Wednesday, September 28, 2011

MTA upgrade slips a bit on delay, seat scarcity

Post photo by Melodie Wright
A $1 million upgrade is underway at the MTA Events Center. 
By Zaz Hollander
Post reporter

If you build it, they will come. 

But what if you don’t have enough seats? 

Last year, the City of Palmer lured the Alaska Avalanche to town from Wasilla’s Curtis C. Menard II Memorial Ice Arena, a roomy venue where the junior hockey team served as an anchor tenant.

The move came with a cost to Palmer, too: city officials here are spending $1.1 million to upgrade the always busy ice rink, the MTA Events Center.
To accommodate the team, the MTA center needed to meet the standards of the North American Hockey League, the body that oversees the Avalanche and 27 other teams. In exchange for $50,000 from the team over a four-year period, city officials agreed to expand the arena with new locker rooms and equipment storage. They also promised to expand seating to hold at least 1,500 spectators. Some $400,000 from the Legislature helped pay for the project. 

Work got under way earlier this year. Then things started to slip.

Word came in late August that delivery delays for structural steel would push the project's completion back to Feb. 1. The Avalanche start their season in a few weeks. For a second year, the team will play without real locker rooms, instead changing in a trailer out back. 

It's also clear, however, that even when the project is done the Avalanche won’t have enough seats to meet the league requirement. Right now, the MTA center has about 800 seats. Once the upgrade is finished, city officials say the center will have about 1,160 seats. The design of the building doesn’t allow for more - and never did. 

But Avalanche owner Mark Lee never told league officials about the seating shortage. The league didn’t find out until this reporter called them Monday.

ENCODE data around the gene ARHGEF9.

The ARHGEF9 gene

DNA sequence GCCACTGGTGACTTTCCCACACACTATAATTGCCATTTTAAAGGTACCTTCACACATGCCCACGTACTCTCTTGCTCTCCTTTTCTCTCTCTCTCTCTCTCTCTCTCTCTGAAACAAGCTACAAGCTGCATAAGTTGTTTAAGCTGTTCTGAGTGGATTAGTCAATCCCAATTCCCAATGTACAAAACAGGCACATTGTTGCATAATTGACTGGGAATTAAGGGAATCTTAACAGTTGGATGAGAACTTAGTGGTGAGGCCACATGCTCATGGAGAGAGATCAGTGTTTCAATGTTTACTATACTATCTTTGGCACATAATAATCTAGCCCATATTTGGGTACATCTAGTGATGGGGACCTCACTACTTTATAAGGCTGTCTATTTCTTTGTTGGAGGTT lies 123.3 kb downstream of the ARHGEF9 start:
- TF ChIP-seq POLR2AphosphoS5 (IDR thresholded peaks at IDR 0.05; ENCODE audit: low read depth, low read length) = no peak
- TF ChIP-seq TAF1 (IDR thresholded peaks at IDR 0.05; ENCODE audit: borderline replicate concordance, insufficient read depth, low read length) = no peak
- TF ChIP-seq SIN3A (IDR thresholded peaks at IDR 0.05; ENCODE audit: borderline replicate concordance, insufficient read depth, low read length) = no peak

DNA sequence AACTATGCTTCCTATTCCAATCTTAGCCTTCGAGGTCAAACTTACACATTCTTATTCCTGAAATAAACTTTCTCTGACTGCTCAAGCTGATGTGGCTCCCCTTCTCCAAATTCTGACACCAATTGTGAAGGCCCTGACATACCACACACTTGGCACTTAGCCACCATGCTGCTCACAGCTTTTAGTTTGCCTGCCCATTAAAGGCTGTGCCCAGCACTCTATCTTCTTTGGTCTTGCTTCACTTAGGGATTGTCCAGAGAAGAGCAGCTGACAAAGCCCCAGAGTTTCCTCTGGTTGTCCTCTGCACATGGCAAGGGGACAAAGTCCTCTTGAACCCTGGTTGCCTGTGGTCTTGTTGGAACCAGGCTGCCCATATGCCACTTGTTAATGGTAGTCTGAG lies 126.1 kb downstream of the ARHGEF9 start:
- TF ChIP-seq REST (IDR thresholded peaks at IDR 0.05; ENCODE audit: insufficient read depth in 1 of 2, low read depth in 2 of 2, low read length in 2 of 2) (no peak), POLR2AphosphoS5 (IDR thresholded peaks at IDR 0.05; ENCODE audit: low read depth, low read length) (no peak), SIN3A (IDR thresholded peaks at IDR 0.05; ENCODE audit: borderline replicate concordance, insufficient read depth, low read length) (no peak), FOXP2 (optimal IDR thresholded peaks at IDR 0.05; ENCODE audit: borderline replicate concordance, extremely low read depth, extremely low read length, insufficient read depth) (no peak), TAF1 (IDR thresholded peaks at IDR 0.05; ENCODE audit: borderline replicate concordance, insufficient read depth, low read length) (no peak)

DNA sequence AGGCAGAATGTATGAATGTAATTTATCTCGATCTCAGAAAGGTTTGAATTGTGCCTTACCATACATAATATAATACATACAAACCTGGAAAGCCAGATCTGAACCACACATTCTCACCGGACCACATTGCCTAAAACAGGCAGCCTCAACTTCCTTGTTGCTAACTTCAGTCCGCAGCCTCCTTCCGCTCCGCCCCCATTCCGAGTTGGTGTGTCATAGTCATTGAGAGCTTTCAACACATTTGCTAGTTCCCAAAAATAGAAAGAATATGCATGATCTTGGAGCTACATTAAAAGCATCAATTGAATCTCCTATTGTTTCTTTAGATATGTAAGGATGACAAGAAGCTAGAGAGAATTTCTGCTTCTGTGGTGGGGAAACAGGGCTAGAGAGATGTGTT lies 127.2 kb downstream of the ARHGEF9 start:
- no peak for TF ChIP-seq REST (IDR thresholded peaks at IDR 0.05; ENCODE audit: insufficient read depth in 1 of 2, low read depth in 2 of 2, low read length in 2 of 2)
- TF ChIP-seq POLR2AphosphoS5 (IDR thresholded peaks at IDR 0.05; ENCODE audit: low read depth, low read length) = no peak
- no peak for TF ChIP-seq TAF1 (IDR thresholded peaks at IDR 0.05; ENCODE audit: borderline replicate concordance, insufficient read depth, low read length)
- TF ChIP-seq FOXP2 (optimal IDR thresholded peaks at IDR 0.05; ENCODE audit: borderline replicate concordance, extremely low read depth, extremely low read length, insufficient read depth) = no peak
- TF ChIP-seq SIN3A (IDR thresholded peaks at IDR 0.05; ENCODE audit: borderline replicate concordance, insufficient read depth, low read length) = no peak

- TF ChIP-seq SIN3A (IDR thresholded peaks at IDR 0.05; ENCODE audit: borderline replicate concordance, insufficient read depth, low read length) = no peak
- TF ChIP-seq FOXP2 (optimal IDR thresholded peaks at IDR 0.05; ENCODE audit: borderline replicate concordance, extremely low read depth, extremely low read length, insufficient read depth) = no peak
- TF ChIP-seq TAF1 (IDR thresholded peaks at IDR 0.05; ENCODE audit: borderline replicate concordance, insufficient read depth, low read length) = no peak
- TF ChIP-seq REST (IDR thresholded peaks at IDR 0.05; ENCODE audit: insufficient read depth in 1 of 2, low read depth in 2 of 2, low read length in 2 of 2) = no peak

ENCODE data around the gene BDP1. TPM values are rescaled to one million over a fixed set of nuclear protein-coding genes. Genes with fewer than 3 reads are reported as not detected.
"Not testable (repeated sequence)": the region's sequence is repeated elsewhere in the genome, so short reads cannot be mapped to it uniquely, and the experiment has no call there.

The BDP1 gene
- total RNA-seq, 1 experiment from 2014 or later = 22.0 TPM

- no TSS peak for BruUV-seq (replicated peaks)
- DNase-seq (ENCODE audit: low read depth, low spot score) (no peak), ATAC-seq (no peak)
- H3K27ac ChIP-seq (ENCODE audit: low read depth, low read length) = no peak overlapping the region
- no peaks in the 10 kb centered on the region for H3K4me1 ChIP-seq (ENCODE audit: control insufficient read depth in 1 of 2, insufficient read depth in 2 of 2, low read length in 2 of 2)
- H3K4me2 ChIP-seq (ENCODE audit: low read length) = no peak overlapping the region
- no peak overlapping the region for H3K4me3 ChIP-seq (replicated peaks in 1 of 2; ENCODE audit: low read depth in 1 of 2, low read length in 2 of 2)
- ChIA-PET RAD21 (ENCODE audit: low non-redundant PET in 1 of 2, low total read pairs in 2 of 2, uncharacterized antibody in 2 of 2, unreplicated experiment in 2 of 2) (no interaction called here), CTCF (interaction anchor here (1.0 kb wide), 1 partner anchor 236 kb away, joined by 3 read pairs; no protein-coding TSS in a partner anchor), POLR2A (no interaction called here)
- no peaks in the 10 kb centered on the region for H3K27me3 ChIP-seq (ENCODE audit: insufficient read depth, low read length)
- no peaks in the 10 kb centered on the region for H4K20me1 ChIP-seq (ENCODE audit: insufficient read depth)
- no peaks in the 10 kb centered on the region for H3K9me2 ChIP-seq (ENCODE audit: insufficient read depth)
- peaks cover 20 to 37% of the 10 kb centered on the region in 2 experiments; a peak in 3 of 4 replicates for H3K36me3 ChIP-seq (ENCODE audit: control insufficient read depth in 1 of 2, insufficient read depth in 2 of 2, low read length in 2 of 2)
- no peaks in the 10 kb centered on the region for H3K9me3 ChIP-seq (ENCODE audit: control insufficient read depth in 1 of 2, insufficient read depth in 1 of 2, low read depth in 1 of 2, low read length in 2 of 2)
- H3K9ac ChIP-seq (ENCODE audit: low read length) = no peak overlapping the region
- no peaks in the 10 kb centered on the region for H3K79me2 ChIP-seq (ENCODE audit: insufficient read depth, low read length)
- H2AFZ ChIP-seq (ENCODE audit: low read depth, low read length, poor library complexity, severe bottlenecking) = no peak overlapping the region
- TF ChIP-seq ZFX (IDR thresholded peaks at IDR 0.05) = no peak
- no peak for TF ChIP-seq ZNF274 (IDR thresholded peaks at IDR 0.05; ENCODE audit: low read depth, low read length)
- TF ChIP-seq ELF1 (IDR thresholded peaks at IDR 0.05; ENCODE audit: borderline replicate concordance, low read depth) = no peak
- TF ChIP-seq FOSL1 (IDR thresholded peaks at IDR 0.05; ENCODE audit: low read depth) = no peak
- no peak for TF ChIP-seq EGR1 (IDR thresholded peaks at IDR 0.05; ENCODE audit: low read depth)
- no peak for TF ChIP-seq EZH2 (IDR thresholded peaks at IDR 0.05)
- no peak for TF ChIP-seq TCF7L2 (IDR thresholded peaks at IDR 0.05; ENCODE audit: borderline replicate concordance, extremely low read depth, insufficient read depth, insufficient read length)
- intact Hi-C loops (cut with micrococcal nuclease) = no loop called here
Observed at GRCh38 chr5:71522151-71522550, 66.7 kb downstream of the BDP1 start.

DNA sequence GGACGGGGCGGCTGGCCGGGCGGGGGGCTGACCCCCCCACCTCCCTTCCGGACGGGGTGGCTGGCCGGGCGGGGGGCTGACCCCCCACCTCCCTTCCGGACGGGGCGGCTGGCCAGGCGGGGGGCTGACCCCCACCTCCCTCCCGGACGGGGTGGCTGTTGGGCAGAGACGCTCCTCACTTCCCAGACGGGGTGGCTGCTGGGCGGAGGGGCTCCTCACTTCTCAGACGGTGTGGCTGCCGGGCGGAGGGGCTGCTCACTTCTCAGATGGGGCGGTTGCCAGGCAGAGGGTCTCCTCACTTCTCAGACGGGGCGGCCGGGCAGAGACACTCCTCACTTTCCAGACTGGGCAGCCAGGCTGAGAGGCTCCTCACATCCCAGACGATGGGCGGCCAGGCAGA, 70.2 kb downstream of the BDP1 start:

“One of the conditions of the move was getting the building up to that standard,” said the league’s director of communications, Alex Kyrias. “The league office has not been notified officially by anybody of that standard not being able to be met. Other than that, I’m not sure what to tell you.”

Kyrias said any request for a variance to the seating rule would probably have to be reviewed not only by the league but by USA Hockey, ice hockey's national governing body. He couldn't say what, if any, sanctions the Avalanche might face.

Lee, trying to build a following for his hockey team in a tough market, was less than happy to hear about that phone call.

“Thanks very much,” he said.

When asked about any plans to contact the league, Lee said, “I don’t really think it’s any of your business.”

Told that the business of the Avalanche is the business of the City of Palmer, Lee said he would have no comment.

The city has said it could be possible to add another 400 seats though that would take a whole other construction project and a new addition to the north side of the building. On Tuesday night, the city council unanimously approved changes to the city's agreement with the Avalanche. Among the changes: the city promised to provide at least 1,100 seats in the arena, with a commitment to pursue grant funding for 1,500 in the future. Lee told the council he was OK with the changes. He's been very complimentary of the city's desire to work with this team.

This week, city crews were busy installing wall-mounted brackets for television monitors. Fencing in the upper mezzanine of the arena will give the Avalanche secure storage, public works director Tom Cohenour said.  The city also bought a used washer and dryer and installed plumbing and electric in a utility room so the team can have a working laundry.

City council member Brad Hanson, a longtime hockey and football coach, was instrumental in the construction of the ice arena. Hanson said before Tuesday's meeting that the upgrades at the MTA Events Center are about more than the Avalanche. Hanson said new restrooms will be accessible to soccer players outside. Mayor DeLena Johnson is hoping to hold Palmer High School's graduation in the arena; right now it's slated for the Menard in Wasilla.

It's Mark Lee's responsibility to work with the league on seating, both said.

Hanson, though, said he wanted the story to be less about conflict and more about the good things the arena brings to Palmer.

"This is a good thing for the City of Palmer and the community of Palmer to have a facility like this," he said. 

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